Figure 5.1

Technology transfer.

In looking at technology external to the company that you are interested in, there are a number of things you can do (see Figure 5.1). You can start with doing nothing. You can just read about it. You can search around. You can attract some students to have them work or actually have them do the research at the university under contract. You can even acquire the technology or the company that has the technology.

Thomas Manuel commented earlier on the global supply of technology. Universities in the United States are just one place outside of corporations where good science and engineering are done. There is always this increase and faster growth of research and knowledge. There are more and more spin-off companies coming out of the universities, and this talent pool is growing. Furthermore, there has been a shift in the federal government's spending from defense to more industrial-related R&D.

At Air Products we do work at national laboratories. We also work with other companies, both large companies, in the case of Chemical Industry Environmental Technology Projects—a limited liability company that we formed with DuPont, Akzo Nobel—and with a lot of Small Business Innovation Research-type companies that bring a lot to the table from a feasibility standpoint in terms of new ideas. But in the remainder of this paper, I focus on the industry-university relationships and partnerships.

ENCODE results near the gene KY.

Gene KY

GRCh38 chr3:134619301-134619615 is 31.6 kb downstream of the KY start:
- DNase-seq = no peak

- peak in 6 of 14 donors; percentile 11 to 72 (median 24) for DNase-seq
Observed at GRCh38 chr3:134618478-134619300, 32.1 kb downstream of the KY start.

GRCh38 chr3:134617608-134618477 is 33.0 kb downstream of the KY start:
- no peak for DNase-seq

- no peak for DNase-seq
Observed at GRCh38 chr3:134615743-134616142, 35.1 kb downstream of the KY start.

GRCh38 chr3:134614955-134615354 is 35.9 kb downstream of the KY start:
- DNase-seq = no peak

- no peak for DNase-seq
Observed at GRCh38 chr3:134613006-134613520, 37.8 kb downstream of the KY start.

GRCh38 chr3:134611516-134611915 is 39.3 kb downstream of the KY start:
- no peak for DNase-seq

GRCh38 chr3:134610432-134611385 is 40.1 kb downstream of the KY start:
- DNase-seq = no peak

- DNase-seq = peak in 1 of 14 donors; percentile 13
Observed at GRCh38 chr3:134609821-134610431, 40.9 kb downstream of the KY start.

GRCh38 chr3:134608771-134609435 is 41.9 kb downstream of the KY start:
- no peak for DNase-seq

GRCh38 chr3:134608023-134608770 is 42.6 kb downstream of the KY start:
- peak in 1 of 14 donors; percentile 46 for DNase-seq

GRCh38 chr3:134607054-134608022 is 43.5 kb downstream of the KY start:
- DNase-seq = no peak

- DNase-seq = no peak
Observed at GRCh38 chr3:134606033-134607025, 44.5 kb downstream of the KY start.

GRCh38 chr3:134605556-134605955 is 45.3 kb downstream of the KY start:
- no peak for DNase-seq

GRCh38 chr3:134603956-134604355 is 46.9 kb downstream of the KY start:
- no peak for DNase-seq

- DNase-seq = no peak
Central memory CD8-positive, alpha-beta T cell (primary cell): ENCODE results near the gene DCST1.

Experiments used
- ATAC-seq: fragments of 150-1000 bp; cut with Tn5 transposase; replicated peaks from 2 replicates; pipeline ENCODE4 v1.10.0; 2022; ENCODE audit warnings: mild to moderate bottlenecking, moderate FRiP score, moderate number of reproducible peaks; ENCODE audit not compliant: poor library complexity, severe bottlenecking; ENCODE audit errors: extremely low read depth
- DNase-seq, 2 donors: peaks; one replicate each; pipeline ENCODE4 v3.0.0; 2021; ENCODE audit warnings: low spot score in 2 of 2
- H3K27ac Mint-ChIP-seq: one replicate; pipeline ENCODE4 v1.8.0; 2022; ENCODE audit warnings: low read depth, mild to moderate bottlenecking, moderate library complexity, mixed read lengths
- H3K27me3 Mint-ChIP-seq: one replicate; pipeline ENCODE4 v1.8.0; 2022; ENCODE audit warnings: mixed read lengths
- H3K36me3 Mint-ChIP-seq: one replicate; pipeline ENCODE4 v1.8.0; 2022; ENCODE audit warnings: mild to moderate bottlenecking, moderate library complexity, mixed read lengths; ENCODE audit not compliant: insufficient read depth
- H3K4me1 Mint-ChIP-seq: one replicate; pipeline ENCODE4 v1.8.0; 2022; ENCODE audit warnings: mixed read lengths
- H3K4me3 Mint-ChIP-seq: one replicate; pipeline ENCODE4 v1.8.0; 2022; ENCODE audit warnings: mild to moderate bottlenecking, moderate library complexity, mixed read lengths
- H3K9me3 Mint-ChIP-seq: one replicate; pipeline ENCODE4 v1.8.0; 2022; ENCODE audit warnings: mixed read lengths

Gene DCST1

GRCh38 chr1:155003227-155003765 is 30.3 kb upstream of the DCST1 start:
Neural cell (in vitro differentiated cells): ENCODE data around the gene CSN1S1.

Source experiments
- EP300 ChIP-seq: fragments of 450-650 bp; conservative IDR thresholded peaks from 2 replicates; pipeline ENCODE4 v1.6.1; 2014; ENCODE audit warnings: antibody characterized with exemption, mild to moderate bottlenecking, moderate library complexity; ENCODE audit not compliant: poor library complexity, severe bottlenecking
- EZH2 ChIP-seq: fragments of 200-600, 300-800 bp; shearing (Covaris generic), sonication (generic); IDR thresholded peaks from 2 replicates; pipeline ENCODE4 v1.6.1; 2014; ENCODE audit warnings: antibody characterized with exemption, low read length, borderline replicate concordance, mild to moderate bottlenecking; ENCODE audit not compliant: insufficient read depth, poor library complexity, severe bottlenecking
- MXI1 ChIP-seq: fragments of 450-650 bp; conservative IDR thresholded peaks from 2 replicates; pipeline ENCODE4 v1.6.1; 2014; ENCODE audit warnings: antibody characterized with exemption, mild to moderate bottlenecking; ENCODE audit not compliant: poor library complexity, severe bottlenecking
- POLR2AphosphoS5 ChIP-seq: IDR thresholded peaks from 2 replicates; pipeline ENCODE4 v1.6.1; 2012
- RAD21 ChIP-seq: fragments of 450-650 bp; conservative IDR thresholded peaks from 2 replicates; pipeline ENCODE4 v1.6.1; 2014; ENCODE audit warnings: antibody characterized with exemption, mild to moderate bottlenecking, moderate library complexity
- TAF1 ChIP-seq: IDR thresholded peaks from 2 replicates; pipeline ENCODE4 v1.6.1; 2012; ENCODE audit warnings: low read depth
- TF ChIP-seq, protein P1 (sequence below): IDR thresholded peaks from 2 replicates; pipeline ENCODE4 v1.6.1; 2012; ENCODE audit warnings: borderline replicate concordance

Industry-University Relationships

As shown in Box 5.2, the size and purpose of the research enterprise have grown substantially over the past several decades. Research during the pre-World War II era was mostly a search for new knowledge, with a small amount of government funding and very few research partnerships among the different sectors. During the post-Cold War era, however, federal agencies funded most of the research focused on defense and health. The tot al amount of research conducted in the United States increased substantially, and significant discoveries were made in electronics and biomedical research. At the same time, industrial research grew substantially as well. A few of the "high-tech" industries were born. In addition, the interactions between academia and industry grew, especially at the basic research level.

Figure 5.2 shows the sources of funding for academic basic research from 1993 to 1997. It makes



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